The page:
If it is a fraction then the value of the numerator should be calculated then divided by the value of the denominator. This worksheet is flawed in a second respect as NO two brands of calculator work the same - this is why schools often don't lend out calculators as pupils need to learn to use their own.


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PostPosted: Mon Jun 04, 2007 9:05 pm 
Evening Ken R,

As you say, the example may well be written for a different model of calculator so as long as your son is confident knowing how to use his calculator to ascertain the correct answer, that is the most important thing.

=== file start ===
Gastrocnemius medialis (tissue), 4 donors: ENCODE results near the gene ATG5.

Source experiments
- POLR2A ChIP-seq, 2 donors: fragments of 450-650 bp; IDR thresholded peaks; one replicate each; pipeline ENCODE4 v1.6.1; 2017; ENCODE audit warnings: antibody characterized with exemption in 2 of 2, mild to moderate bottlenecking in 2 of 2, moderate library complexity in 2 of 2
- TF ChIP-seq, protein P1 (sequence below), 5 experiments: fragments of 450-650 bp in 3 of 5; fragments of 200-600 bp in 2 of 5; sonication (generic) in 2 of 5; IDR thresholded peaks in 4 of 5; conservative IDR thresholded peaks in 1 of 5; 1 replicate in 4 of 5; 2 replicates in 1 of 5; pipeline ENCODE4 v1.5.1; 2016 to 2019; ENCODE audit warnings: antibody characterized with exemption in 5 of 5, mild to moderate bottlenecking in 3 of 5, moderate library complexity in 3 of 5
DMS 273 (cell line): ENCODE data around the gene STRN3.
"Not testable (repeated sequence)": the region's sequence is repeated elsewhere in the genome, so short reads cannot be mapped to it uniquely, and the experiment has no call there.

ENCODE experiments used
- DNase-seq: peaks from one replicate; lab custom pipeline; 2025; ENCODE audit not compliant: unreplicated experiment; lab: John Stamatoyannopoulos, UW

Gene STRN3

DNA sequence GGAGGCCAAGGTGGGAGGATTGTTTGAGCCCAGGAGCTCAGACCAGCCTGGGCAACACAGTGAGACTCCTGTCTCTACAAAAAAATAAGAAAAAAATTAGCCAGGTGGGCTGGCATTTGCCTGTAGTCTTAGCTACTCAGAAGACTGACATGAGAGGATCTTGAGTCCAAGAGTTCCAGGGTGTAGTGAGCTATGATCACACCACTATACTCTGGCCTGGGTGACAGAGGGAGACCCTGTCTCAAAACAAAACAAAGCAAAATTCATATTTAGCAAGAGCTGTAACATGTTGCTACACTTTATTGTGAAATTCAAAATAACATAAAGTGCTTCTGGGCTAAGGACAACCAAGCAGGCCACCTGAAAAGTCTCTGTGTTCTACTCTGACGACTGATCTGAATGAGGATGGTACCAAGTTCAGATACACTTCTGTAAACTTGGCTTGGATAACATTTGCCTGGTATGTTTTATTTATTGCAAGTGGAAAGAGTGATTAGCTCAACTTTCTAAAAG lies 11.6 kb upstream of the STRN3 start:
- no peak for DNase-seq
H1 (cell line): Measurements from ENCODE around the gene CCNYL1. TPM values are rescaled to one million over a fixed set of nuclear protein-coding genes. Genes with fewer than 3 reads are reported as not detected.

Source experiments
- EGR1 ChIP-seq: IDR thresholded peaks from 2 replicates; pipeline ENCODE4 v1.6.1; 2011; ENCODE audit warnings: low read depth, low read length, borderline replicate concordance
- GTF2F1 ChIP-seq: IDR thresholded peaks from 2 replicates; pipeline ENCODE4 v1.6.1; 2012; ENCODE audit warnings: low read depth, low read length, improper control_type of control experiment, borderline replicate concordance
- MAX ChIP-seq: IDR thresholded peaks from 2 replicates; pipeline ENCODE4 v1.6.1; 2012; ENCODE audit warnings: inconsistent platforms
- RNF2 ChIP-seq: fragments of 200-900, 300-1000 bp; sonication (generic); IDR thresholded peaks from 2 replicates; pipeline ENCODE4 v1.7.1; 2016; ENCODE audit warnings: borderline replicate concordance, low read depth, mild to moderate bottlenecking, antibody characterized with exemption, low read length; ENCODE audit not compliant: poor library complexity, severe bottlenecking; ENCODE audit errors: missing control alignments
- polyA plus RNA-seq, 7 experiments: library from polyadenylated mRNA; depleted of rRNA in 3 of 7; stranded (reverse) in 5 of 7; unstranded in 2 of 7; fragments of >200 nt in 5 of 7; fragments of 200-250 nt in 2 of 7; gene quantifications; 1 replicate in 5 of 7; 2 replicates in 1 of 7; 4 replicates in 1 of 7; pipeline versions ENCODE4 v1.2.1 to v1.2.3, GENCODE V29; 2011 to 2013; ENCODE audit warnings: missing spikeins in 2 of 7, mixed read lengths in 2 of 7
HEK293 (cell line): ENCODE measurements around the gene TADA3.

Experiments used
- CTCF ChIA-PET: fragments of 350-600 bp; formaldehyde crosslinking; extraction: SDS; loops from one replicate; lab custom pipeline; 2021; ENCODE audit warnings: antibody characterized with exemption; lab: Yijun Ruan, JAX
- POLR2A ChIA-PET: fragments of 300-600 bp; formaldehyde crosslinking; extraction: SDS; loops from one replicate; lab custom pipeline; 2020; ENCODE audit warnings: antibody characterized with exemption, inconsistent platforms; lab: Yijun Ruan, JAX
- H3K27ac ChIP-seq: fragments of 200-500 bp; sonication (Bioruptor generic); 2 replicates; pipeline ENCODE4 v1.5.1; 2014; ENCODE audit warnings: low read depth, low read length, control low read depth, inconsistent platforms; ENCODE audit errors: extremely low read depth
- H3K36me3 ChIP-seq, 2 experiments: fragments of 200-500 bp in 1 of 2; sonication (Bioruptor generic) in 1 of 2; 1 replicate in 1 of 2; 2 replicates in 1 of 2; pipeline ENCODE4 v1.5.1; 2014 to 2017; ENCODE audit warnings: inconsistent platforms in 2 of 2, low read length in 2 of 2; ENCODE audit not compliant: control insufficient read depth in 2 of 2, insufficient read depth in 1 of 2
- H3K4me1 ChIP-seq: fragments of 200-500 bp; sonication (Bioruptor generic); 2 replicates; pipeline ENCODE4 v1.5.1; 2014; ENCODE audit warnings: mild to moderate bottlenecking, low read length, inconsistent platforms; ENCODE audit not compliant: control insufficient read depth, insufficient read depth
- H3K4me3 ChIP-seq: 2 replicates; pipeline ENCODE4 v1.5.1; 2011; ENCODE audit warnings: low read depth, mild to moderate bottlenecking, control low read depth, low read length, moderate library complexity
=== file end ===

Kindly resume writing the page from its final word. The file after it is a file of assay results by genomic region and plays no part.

I must admit, teaching 'using your calculator efficiently' requires a great deal of patience as I do not produce a worksheet as students don't all have the same make of calculator, so I go through the various options and then the students write down the key sequence that works for them [that way they have a few notes to refer to later on]. Modelling a few different examples also helps. Has your son discovered calculator words made answering sums using various function keys?

If a student understands the question and how the order of operations works within the question, then that helps with the calculator work.


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PostPosted: Tue Jun 05, 2007 1:41 pm 
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Location: Birmingham